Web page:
A small, unproven study raised concerns this week that the plastic additiveBisphenol A, better known as BPA, causes miscarriage. The researchers suggested pregnant women take extreme steps to avoid BPA, even though earlier studies have found the amount of the chemical in the average American diet is safe.
The study was presented by StanfordUniversity researcher Ruth Lathi on Monday at the annual meeting of the American Society for Reproductive Medicine. In September, the group issued a broad-brush statement against toxic agents in the environment, calling on manufacturers to prove the safety of new chemicals before they hit the market.
Based on the study’s results, Lathi recommended that pregnant women avoid drinking bottled water, eating canned food, and touching cash register receipts. Her study measured BPA levels in the blood of 114 pregnant women and found that the women with the highest levels of BPA had the greatest incidence of miscarriage.
But several factors weakened the study’s credibility as a warning bell for all pregnant women. First, the research was not designed to determine what caused the miscarriages of 68 women in the study group. The participants were all women with a history of infertility or miscarriage, putting them at a higher risk of miscarriage to begin with. The researchers did not investigate any other possible causes of the women’s miscarriages outside of BPA exposure.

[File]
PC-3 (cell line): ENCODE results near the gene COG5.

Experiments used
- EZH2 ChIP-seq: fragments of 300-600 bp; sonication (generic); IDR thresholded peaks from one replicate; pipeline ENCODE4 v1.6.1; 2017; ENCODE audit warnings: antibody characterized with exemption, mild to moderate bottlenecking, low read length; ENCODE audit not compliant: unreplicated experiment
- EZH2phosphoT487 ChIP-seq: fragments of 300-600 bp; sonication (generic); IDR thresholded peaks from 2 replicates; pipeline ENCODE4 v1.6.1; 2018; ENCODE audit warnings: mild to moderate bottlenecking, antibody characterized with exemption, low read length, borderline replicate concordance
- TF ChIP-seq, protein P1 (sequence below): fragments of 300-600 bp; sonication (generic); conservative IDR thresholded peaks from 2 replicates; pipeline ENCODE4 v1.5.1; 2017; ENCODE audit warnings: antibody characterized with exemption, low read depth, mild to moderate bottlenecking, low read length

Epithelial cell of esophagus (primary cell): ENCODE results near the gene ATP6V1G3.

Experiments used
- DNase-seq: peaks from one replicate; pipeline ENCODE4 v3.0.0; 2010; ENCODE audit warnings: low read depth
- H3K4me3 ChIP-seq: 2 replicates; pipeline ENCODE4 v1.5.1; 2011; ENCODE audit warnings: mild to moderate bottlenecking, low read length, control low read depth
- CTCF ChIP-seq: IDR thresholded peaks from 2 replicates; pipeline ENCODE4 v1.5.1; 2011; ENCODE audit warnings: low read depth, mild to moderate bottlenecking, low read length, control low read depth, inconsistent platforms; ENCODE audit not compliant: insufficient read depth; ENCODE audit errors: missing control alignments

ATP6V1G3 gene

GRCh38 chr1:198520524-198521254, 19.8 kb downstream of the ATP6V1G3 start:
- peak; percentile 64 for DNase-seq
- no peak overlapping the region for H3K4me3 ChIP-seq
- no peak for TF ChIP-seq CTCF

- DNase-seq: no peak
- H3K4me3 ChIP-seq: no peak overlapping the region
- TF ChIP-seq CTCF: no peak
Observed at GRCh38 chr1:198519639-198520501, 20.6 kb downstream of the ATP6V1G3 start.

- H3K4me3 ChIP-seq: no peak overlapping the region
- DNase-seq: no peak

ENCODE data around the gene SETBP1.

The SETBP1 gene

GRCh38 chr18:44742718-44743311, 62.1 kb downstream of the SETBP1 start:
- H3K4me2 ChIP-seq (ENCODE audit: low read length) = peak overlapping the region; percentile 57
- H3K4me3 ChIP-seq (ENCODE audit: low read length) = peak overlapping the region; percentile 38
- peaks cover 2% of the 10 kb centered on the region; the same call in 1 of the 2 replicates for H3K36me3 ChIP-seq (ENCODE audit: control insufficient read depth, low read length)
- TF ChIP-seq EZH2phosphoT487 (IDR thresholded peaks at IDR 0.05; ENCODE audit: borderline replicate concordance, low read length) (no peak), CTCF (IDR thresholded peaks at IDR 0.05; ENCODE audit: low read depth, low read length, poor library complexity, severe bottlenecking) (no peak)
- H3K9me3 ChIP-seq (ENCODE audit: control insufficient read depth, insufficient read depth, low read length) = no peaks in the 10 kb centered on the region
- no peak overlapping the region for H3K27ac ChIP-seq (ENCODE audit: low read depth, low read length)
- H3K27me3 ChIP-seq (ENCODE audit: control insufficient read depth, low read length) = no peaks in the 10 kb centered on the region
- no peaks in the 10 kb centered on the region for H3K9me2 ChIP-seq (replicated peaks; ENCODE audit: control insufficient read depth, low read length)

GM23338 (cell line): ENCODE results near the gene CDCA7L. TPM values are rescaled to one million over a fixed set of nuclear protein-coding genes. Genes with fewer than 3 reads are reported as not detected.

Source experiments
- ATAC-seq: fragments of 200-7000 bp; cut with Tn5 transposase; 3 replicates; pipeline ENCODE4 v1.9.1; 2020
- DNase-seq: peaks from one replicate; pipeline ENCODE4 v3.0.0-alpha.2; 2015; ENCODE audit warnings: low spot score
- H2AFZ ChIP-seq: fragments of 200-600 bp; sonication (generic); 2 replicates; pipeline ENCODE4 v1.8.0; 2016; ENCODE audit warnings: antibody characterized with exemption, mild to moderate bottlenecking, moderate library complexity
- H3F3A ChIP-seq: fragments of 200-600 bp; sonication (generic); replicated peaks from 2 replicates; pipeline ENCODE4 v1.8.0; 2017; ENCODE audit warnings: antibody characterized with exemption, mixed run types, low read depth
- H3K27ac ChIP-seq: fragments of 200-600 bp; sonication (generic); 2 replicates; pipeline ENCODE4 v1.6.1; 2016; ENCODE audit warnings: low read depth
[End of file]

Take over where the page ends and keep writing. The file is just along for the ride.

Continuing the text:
Also, while the study reported women with high BPA levels had an 80 percent greater risk of miscarriage than women with low levels, the margin of error was high. The actual risk for those women could be anywhere between 14 percent and 296 percent greater.
The results also have not yet been published in a scientific journal, which uses a peer-review process to vet the validity of scientific claims before publication. It’s unclear how much review Lathi’s study received prior to going public.
The findings contradict multiple studies and reviews of BPA by theFood and Drug Administration that have found low-level exposure to be safe for mothers and babies. A study by the National Center for Toxicological Research found that BPA was not passed from rodent mothers to babies even when the mothers were given doses 1,000 times higher than the amount normally found in foods.
Trevor Butterworth, who has covered BPA extensively for Forbes, said the study results were most likely a fluke or a meaningless correlation: “Given that we’ve been treated to many such studies where a shocking correlation is generated by limited data, this study deserves much more careful scrutiny than it has otherwise received before warning women to avoid eating tinned food.”